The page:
Two groups of students at Clark Magnet High School are each in the running to win $30,000 after successfully beating more than 30 other teams at high schools across the western region in an environmental studies competition.
As part of the Lexus Eco Challenge, one team looked at how land devastated by the Station Fire is recovering and the other studied the effects of acid rain.
After collecting data from two high-altitude balloons students launched in 2012 and earlier this year, Team 696 captured images taken thousands of miles above the Angeles National Forest, including the more than 160,000 acres burned in the Station Fire.
After studying that area, team members saw firsthand how the forest has recovered since the fire and identified some invasive species of plants that have since cropped up, including castor bean, tree tobacco and tamarisk.
Following that study, they traveled to local elementary schools to speak against the dangers of fire and then watered dozens of newly planted, big-cone spruce trees in the Deukmejian Wilderness Park.
The other group of students at Clark Magnet, known as the Eco Narcs, won $10,000 for studying how acid rain impacts the environment.
Acid rain can be formed when polluting gases, particularly emissions of nitrogen oxide and sulfur dioxide, mix with rain clouds.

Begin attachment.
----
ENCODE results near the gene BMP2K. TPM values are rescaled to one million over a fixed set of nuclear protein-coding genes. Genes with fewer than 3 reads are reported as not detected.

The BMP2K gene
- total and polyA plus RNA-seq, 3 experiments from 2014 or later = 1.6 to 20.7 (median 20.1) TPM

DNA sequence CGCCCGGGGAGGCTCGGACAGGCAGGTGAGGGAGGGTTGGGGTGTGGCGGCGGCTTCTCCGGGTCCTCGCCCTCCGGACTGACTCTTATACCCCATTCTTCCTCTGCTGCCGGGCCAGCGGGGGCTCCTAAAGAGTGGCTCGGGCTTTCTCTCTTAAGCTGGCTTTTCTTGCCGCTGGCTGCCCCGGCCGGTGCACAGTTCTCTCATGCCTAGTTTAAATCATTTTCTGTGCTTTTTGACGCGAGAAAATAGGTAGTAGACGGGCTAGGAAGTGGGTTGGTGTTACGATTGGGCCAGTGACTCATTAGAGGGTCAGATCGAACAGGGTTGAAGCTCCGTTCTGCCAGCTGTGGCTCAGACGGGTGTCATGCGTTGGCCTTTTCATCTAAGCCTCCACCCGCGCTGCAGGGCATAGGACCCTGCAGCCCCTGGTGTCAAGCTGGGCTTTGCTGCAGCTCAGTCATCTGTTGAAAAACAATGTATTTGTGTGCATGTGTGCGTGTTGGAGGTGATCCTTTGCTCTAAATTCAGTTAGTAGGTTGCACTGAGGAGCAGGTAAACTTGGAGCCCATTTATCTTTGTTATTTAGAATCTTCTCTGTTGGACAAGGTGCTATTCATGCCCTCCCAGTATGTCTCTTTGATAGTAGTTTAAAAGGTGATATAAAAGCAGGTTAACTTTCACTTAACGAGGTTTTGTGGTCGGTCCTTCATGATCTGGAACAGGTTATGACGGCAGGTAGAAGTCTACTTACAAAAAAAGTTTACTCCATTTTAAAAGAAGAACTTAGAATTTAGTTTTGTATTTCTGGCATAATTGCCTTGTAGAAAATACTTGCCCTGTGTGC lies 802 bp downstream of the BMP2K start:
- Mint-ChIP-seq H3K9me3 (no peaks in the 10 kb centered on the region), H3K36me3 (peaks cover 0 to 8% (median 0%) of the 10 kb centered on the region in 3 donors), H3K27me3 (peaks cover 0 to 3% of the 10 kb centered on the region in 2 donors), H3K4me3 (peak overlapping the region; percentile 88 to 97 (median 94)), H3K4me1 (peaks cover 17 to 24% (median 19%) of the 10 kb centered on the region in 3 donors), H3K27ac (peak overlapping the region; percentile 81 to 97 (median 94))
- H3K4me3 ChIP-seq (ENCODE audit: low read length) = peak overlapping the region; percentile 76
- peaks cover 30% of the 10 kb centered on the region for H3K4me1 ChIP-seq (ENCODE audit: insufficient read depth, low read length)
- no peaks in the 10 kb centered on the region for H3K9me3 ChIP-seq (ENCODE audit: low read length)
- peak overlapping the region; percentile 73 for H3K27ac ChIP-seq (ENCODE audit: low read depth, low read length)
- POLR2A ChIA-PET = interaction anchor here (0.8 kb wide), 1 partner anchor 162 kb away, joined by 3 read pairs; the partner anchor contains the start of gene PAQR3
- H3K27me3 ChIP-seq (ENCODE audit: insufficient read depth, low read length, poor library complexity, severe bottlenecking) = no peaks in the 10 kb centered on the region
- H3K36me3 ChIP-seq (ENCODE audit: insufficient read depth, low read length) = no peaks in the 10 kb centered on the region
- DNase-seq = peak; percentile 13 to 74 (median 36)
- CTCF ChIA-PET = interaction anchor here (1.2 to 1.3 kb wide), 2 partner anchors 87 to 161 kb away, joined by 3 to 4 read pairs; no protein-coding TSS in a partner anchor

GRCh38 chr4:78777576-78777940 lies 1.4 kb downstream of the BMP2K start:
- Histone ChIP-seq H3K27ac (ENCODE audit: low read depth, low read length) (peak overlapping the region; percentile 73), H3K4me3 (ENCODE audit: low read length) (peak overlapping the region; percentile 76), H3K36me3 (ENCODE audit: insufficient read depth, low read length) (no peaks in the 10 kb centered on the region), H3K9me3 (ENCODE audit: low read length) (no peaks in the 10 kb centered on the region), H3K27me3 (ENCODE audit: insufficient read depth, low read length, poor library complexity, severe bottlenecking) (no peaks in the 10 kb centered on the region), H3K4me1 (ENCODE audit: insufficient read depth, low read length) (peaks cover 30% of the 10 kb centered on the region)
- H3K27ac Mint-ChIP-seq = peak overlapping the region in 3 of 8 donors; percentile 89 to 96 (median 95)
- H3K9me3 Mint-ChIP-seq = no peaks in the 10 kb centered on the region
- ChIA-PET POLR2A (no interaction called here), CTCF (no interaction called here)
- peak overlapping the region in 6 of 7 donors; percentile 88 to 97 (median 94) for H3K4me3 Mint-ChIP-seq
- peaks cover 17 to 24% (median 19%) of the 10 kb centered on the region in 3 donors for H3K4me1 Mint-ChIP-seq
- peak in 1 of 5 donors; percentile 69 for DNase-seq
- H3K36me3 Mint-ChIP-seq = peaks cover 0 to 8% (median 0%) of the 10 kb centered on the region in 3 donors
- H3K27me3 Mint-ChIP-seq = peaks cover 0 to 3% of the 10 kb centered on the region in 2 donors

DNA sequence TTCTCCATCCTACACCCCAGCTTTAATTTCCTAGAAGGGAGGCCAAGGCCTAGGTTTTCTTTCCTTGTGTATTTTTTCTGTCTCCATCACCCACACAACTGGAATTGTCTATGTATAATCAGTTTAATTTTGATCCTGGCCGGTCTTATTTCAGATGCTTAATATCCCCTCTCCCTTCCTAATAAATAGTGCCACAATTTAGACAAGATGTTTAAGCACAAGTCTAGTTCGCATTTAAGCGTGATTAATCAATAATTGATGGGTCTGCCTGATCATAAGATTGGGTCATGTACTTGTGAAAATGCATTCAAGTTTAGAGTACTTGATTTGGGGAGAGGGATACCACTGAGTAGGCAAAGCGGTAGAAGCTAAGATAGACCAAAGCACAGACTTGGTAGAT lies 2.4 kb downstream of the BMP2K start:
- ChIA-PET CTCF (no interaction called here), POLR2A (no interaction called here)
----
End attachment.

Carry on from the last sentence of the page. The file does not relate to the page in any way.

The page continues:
Among the dangers it can pose is that once the acidic water falls as rain into the soil, its high aluminum content prevents plants and trees from absorbing water.
The rain can also pollute lakes and streams and, inevitably, fish can die because of exposure to the chemicals.
The team studied emissions from a sports car, an SUV and a sedan, and determined that a more fuel-efficient vehicle would create less acid-rain formation.
Dominique Evans-Bye, a teacher who advised the students on the acid-rain project, said they approached the study with their own creativity.
“I try to encourage them to just take a different look at things,” she said.
Clark Magnet Principal Doug Dall presented the teams with cake this week to celebrate their advancement in the competition.
The two teams are among 32 high- and middle-school finalists across the country who are competing for an additional $30,000 to continue work on their projects.
Follow Kelly Corrigan on Twitter: @kellymcorrigan.